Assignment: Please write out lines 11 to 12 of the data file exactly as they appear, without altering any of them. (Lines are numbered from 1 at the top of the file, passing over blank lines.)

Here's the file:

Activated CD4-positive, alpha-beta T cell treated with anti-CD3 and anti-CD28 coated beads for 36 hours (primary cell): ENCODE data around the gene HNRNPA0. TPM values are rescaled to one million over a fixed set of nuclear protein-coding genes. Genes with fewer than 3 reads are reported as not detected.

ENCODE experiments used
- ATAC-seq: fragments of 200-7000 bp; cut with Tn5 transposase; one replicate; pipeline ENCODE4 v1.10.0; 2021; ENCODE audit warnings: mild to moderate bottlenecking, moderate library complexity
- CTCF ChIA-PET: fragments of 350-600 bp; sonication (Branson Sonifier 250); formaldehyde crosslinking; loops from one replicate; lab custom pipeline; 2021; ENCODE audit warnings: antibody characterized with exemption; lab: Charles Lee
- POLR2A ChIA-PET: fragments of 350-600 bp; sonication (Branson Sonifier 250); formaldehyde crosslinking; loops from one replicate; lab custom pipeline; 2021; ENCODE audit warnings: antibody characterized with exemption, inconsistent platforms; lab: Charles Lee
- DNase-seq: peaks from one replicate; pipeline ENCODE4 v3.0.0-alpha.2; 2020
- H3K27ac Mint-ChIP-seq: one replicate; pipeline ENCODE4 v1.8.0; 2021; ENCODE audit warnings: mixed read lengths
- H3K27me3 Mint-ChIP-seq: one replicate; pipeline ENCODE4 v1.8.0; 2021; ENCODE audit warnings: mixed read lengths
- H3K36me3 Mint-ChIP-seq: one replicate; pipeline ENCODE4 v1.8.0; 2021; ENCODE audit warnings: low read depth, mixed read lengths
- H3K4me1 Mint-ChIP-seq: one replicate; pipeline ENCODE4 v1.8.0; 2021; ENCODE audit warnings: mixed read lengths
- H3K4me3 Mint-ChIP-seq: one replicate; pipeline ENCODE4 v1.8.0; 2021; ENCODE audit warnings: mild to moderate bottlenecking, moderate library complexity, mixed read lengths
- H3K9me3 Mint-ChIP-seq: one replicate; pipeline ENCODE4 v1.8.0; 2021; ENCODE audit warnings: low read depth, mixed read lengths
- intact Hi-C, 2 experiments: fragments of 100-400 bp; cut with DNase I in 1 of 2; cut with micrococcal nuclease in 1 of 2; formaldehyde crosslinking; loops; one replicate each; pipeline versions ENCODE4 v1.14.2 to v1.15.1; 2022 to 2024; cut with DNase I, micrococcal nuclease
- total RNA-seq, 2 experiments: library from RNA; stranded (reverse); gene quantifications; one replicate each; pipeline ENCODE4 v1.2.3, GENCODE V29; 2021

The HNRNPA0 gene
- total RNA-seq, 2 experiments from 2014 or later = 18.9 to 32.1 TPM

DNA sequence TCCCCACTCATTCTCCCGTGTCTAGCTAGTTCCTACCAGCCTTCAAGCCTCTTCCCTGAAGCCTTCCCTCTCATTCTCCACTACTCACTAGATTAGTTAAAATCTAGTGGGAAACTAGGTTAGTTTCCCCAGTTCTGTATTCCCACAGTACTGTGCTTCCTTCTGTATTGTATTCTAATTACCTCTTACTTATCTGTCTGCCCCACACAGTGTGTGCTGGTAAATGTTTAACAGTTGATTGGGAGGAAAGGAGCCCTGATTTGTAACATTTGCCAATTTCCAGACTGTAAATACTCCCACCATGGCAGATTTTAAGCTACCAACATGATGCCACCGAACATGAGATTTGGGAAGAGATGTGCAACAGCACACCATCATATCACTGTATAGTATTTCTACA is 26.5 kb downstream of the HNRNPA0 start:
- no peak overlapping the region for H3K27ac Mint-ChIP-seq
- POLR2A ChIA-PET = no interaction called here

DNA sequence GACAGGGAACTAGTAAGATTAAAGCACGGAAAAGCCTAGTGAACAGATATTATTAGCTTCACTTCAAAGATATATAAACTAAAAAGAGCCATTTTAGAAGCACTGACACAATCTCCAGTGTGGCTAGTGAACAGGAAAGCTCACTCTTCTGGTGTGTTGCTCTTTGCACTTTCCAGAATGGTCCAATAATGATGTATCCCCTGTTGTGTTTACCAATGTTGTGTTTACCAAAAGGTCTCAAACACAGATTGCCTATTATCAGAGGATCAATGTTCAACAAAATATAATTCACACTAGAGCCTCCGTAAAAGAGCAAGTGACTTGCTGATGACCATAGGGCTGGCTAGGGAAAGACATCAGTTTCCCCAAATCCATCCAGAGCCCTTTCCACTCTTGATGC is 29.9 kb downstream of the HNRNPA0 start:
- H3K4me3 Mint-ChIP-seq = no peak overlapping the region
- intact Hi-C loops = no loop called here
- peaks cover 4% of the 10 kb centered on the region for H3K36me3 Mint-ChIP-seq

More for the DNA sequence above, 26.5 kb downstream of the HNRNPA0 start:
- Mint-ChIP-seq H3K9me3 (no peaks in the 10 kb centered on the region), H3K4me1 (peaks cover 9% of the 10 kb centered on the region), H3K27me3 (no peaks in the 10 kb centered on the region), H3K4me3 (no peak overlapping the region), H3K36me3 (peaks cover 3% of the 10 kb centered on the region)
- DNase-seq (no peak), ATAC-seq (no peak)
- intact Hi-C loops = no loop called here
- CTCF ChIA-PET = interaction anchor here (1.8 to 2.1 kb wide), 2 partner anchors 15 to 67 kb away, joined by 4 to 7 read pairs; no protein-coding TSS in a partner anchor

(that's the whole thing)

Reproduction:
- H3K4me3 Mint-ChIP-seq: one replicate; pipeline ENCODE4 v1.8.0; 2021; ENCODE audit warnings: mild to moderate bottlenecking, moderate library complexity, mixed read lengths
- H3K9me3 Mint-ChIP-seq: one replicate; pipeline ENCODE4 v1.8.0; 2021; ENCODE audit warnings: low read depth, mixed read lengths